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There are a couple of components to your question, so rather than directly answering, I need to discuss a few things in a more narrative form.

Mercury was first spacecraft-imaged in the 1970s, with only about 45% coverage. From those images, some topography could be generated through stereogrammetry (two images taken with different viewing geometries that use parallax to reconstruct topography) and photoclinometry ("shape-from-chading").

The MESSENGER spacecraft orbited for several years, 2011–2015. Its orbit was designed, in part, for global stereogrammetric coverage and it had a laser altimeter that could operate at high- and mid-northern latitudes. As data were collected, early results were published.

The Wikipedia page you link to for Mercury's highest point, the Caloris Montes, was based on earlier results. It goes at least as far back as 2015, I didn't check further. Caloris Montes is named because it is an important feature on Mercury due to its association to the giant Caloris impact basin. It's not named because it's a high point, specifically. "Mons" is a singular mountain, while "montes" is used for a mountain range.

The article you link to is based on the full MESSENGER mission dataset, which was used to construct a new global mosaic and digital terrain model (available here). From the new, better, global model, there is a higher point in the southern hemisphere than the Caloris Montes. To me, it looks like a random point between some large craters, not anything especially important. Therefore, it doesn't have a name. Planetary nomenclature is used only when features are considered important and so need a name for easy referencing. So, instead of saying, "That really big basin on Mercury," I can say "Caloris" and people will know what I'm talking about. Similarly, as I noted above, the Caloris Montes are important as a mountain range, but a specific highest point among them is not.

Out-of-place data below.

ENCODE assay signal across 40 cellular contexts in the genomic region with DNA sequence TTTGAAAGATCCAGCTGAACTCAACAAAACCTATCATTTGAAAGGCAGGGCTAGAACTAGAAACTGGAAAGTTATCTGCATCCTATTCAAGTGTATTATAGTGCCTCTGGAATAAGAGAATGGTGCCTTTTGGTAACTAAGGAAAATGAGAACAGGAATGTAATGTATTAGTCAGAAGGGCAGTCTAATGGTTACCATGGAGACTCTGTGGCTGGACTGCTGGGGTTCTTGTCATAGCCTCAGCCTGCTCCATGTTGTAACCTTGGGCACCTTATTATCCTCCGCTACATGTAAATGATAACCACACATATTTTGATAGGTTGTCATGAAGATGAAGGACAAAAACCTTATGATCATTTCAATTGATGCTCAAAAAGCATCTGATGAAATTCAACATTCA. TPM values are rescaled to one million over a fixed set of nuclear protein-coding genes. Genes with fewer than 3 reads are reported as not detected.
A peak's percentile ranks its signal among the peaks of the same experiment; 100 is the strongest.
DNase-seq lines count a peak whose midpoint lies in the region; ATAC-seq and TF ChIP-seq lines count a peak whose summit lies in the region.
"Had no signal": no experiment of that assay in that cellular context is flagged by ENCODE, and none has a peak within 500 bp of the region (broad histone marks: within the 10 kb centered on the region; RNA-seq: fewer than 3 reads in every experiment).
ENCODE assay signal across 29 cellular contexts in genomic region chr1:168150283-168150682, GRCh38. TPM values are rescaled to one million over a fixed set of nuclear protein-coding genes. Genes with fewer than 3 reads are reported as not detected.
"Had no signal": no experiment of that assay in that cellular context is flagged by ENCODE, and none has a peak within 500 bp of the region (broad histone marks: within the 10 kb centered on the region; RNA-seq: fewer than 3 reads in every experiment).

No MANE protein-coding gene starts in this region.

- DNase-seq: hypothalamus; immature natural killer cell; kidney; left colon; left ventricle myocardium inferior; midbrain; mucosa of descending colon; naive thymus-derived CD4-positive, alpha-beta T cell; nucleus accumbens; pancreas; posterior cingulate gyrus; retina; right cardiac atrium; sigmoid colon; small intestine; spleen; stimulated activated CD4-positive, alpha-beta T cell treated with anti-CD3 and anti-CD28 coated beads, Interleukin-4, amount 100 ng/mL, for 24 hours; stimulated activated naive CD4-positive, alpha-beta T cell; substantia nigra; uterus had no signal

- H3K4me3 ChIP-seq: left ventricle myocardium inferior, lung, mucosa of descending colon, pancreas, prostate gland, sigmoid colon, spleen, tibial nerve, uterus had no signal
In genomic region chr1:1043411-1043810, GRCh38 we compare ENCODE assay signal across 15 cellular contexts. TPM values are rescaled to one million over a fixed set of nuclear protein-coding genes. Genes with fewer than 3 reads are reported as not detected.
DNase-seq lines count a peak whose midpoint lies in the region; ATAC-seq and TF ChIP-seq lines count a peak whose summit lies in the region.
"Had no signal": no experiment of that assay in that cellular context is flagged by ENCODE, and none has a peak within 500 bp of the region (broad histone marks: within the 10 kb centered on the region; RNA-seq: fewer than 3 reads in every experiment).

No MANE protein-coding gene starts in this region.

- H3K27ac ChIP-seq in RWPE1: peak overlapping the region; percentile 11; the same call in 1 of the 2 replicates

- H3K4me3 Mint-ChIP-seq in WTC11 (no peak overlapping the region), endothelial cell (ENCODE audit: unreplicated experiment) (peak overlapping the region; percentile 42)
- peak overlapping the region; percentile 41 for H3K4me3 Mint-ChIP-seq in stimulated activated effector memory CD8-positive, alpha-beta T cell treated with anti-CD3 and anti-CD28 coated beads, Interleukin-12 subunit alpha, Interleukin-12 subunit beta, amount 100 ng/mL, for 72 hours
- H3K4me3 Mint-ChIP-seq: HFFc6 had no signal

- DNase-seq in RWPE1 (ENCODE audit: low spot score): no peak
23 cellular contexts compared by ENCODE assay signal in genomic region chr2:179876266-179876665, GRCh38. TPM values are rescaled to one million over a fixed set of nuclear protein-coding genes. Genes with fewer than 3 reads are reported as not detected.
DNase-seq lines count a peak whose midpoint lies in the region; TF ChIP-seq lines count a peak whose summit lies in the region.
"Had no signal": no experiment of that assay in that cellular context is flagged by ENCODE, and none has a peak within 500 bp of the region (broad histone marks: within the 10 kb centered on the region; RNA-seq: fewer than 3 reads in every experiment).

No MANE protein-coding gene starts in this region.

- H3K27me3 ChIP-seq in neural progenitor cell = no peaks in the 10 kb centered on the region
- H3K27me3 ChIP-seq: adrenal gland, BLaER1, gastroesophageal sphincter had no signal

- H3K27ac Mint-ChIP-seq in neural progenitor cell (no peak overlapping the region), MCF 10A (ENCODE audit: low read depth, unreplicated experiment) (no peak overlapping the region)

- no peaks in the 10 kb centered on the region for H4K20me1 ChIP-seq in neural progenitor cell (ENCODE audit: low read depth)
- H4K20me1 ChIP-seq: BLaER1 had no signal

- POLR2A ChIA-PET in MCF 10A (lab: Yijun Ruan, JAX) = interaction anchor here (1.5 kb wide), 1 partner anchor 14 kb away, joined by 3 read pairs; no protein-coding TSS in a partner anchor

As for a YouTube video saying the highest point is "Mt. Hermes," that sounds dubious to me with respect to anything official (for one, mountains on other bodies are "montes" after the Latin, if they have a formal name). A search shows no one else is using this name.

Regarding "sea level," it's what Wikipedia said: You use a reference ellipsoid, usually. The reference ellipsoid is made usually by fitting many different limb profiles to an ellipsoid, and/or via a laser altimeter. The best fit is the ellipsoid. Any deviations from that would be topography. Mercury has plenty-enough data to make a reference ellipsoid, indeed you linked to one in the comments above. Once these are published in the scientific literature, assuming they are generally accepted, the International Astronomical Union makes that a standard and publishes it in various reports. They don't often update their standards, though I think the last one was in 2015. So, it would not reflect the latest you found.

Practically all resolved solar system bodies have a reference ellipsoid that's used and published. How good it is, though, is another question. Asteroids, given their highly irregular shapes, for example, that were imaged by flyby missions would generally have a much more poorly constrained ellipsoid than, say, Earth's moon that has been observed through telescopes for over 400 years, orbited by numerous spacecraft, has retroreflectors on it, and has >8 billion laser altimeter points from the Lunar Reconnaissance Orbiter Laser Altimeter.